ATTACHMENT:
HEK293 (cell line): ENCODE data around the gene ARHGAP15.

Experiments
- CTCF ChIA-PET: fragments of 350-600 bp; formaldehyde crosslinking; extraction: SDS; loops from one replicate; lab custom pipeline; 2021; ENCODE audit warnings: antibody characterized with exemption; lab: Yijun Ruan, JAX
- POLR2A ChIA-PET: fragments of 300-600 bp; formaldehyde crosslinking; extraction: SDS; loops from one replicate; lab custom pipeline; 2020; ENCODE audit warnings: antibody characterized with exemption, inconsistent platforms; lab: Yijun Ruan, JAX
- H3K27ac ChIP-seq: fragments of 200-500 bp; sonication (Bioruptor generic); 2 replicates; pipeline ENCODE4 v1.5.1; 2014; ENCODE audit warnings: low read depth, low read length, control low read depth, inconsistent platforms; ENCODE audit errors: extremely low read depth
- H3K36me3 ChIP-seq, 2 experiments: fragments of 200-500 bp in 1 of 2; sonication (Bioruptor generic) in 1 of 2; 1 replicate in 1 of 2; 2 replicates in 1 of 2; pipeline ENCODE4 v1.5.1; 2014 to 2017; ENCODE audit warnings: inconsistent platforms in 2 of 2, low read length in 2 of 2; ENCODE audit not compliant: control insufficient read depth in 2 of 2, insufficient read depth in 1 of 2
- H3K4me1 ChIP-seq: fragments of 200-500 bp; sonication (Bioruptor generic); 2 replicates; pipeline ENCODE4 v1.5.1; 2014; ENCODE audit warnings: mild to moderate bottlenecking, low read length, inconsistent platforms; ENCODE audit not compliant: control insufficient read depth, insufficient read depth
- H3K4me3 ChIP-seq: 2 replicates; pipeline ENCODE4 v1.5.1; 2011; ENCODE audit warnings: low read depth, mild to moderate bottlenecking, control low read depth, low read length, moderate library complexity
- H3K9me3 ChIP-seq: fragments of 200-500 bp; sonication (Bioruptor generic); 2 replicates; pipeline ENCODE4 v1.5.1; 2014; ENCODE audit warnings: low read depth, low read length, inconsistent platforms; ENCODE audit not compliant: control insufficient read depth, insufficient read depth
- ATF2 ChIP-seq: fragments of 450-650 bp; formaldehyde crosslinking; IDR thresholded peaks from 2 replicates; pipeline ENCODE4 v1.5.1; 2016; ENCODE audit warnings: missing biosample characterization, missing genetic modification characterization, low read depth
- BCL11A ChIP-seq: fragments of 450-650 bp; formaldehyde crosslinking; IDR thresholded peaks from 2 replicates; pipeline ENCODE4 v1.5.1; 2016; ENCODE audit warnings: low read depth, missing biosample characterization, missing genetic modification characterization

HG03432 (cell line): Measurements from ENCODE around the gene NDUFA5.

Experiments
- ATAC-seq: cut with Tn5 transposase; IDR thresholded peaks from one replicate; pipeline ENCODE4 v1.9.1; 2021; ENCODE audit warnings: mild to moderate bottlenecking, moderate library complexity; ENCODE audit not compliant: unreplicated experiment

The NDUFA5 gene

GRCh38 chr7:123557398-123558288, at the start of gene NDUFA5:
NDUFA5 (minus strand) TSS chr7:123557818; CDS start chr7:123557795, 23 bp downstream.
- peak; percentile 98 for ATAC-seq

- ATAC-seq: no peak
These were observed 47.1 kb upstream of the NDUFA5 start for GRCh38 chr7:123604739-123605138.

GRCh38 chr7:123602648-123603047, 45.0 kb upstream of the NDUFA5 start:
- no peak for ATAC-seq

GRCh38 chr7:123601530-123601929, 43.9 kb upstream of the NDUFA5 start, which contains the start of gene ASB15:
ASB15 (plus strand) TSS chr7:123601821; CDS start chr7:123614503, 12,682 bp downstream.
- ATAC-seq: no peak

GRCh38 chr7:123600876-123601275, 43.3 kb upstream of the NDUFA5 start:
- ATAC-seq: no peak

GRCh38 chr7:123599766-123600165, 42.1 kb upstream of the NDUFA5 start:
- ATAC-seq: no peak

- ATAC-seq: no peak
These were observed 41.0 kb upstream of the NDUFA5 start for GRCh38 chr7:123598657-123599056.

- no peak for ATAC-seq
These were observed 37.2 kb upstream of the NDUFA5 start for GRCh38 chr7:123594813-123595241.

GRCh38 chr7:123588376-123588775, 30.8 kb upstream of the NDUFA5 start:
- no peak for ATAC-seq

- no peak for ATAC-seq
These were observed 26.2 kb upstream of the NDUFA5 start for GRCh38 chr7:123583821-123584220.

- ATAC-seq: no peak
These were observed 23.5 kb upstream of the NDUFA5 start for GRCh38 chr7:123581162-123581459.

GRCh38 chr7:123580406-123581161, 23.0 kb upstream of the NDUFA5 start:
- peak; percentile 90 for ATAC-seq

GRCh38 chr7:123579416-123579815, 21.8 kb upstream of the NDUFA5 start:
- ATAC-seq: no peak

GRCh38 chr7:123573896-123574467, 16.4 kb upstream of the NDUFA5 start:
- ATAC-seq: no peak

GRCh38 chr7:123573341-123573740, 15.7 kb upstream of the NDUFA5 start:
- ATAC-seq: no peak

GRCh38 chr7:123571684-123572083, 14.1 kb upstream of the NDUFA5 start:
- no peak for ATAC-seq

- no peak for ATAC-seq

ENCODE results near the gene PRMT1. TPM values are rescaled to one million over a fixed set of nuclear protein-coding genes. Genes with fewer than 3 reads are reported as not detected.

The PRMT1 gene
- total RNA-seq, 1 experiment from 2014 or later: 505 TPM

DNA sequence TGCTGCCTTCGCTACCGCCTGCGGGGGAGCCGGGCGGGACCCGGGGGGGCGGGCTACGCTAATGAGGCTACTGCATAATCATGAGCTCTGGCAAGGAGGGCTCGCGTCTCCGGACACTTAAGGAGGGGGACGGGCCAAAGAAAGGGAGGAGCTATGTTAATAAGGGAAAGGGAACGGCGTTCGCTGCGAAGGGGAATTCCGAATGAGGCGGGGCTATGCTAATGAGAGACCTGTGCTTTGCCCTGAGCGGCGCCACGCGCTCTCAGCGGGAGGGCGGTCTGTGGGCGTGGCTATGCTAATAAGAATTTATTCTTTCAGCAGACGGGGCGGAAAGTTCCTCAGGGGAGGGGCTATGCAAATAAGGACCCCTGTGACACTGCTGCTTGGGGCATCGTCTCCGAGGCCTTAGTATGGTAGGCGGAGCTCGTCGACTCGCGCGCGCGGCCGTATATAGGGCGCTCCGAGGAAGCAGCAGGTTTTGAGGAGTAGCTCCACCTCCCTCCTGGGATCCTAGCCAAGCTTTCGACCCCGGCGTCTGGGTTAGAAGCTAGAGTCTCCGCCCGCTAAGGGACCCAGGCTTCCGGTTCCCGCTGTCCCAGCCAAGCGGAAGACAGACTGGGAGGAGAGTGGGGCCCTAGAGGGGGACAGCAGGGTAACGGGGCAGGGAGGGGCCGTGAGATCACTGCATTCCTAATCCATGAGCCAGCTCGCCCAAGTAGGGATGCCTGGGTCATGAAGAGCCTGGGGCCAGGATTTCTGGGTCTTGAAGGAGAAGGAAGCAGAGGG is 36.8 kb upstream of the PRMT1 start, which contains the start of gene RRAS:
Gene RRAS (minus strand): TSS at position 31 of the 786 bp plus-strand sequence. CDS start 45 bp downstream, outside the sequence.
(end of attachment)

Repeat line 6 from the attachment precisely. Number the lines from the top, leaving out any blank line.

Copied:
- H3K36me3 ChIP-seq, 2 experiments: fragments of 200-500 bp in 1 of 2; sonication (Bioruptor generic) in 1 of 2; 1 replicate in 1 of 2; 2 replicates in 1 of 2; pipeline ENCODE4 v1.5.1; 2014 to 2017; ENCODE audit warnings: inconsistent platforms in 2 of 2, low read length in 2 of 2; ENCODE audit not compliant: control insufficient read depth in 2 of 2, insufficient read depth in 1 of 2